Emissions Trading System: Stop Perverse Climate Impact of Biomass by Radically Reforming CO2 Accounting Rules

Several European countries who are considered leaders in climate protection owe their apparently good emission reductions to biomass. These might turn out to look quite different in the future, if carbon-accounting under the Emissions Trading System (ETS) were to be based on science and the real effects on climate. As the European Commission works on a revision of its central climate policy tool, the European Academies’ Science Advisory Council suggests a radically new standard.

“Labelling forest biomass as renewable has a perverse impact on the climate. Much of the biomass employed in Europe is anything but carbon neutral. Current accounting rules under the emission trading scheme let certain power plants and countries shine as climate pioneers although they actually damage the climate”, says Prof. Michael Norton, EASAC’s Environment Programme Director.

EASAC’s and many other scientists’ work has shown that swapping coal with biomass in power stations often does not reduce, but increases net emissions to the atmosphere, when the whole life cycle is properly accounted for. The negative impact on climate may persist for many decades and thus increase the risk of overshooting Paris agreement targets, explains Norton. “Today’s carbon accounting rules under the ETS that allow biomass stack emissions to be ignored, give forest biomass a free ride – despite its massive climate effects. From a scientific standpoint, not correcting this mistake is climate hypocrisy.”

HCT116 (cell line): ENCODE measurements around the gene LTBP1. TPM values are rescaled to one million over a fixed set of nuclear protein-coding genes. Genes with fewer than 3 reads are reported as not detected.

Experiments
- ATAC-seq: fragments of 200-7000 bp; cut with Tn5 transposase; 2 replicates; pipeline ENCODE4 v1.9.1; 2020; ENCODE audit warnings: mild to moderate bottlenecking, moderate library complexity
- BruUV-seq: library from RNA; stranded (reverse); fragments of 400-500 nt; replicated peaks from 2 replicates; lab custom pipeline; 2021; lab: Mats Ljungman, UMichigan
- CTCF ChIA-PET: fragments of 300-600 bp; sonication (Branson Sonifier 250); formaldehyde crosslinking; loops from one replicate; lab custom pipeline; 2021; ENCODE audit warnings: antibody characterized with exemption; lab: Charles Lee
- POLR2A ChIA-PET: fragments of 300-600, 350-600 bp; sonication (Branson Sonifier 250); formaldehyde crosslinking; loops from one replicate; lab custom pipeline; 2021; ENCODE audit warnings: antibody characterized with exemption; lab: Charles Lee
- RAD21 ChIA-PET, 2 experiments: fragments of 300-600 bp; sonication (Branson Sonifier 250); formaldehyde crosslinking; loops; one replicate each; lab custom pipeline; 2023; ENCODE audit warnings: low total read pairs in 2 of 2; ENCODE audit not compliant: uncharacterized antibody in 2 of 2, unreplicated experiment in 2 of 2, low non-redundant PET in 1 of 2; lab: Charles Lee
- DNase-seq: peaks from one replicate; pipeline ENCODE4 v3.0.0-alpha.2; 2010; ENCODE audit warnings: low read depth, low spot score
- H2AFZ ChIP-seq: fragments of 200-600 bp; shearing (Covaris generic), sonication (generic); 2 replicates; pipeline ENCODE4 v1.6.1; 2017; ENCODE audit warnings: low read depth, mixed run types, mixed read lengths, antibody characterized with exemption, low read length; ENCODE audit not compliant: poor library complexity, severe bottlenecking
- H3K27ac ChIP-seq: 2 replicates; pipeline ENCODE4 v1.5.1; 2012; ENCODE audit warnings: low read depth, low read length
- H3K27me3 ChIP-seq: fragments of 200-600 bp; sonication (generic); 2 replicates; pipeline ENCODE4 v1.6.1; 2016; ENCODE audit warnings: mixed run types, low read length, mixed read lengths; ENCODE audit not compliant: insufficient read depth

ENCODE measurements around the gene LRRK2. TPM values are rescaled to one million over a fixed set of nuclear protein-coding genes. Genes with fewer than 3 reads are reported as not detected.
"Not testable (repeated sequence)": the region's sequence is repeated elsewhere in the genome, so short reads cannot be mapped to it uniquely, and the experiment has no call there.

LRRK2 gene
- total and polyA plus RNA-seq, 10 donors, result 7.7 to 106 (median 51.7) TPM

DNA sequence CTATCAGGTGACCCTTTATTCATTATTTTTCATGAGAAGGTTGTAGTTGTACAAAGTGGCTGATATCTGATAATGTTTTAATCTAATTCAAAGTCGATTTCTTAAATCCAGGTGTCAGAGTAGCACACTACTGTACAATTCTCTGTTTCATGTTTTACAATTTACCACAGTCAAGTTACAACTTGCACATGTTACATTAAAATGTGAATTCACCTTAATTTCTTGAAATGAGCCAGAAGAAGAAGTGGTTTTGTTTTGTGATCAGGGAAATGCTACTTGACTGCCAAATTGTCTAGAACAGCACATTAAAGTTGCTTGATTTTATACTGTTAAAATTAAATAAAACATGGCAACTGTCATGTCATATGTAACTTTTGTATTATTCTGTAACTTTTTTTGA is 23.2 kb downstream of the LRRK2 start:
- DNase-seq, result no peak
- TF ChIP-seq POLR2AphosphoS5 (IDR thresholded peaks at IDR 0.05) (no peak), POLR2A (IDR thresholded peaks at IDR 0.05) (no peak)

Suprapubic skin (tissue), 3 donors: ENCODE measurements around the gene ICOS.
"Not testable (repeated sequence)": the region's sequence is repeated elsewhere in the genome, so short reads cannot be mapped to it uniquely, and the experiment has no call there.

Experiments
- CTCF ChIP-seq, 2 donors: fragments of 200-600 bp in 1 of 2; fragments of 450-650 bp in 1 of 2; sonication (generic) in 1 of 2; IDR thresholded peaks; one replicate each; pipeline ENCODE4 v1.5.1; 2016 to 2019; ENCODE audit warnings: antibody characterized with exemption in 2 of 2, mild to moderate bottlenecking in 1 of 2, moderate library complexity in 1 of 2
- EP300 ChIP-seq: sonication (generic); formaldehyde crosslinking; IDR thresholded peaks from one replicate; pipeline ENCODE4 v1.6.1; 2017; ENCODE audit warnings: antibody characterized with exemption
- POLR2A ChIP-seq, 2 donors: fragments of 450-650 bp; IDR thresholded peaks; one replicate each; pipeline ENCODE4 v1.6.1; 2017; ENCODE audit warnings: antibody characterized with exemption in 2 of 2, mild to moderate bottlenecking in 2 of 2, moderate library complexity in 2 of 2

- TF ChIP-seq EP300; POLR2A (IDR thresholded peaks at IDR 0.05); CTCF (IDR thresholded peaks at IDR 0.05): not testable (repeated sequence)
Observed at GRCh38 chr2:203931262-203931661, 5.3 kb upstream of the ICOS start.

The scientists call upon EU lawmakers to introduce a new requirement that net carbon emissions from biomass power stations be properly accounted for and declared under the Emissions Trading System. It should not be possible to just assume that millions of tons of carbon coming out of a power station stack are ‘zero’. The ETS should be reformed to link accounting to the real effects on CO2 levels in the atmosphere. This will require calculating the ‘carbon payback period’ for each biomass facility and its supply chain. Regulators need to know how long it will take until the initial perverse effects of biomass on climate are overcome and net reductions in atmospheric CO2 concentrations achieved.

“Since recent estimates are that 1.5 °C may be exceeded in 10-20 years, an acceptable payback period should be no longer than 5 to 10 years”, explains Norton. The concept would ensure that the most damaging facilities have to report their emissions in the same way as those using fossil fuels.

“I’d expect this to have an impact on how we look on countries like Denmark, Estonia, Finland, Sweden, Netherlands, the UK, and others who use a lot of biomass. This places challenges for such countries to reach their renewable energy targets with less climate-damaging biomass. But much more would be achieved in tackling climate change if the huge subsidies currently given to biomass could be diverted to technologies that really helped the climate,” concludes Norton.

The submission presented by Prof. Norton on behalf of EASAC to the Commission’s consultation on the Emissions Trading System and an overview of biomass use for electricity production are accesible through the link provided below.





Professor Michael Norton
EASAC Environment Programme Director

Professor Lars Walløe
EASAC Environment Steering Panel Chair

For general enquiries

Ms Sabine Froning
EASAC Communications Officer/Communication Works
Phone: +49 15208727000



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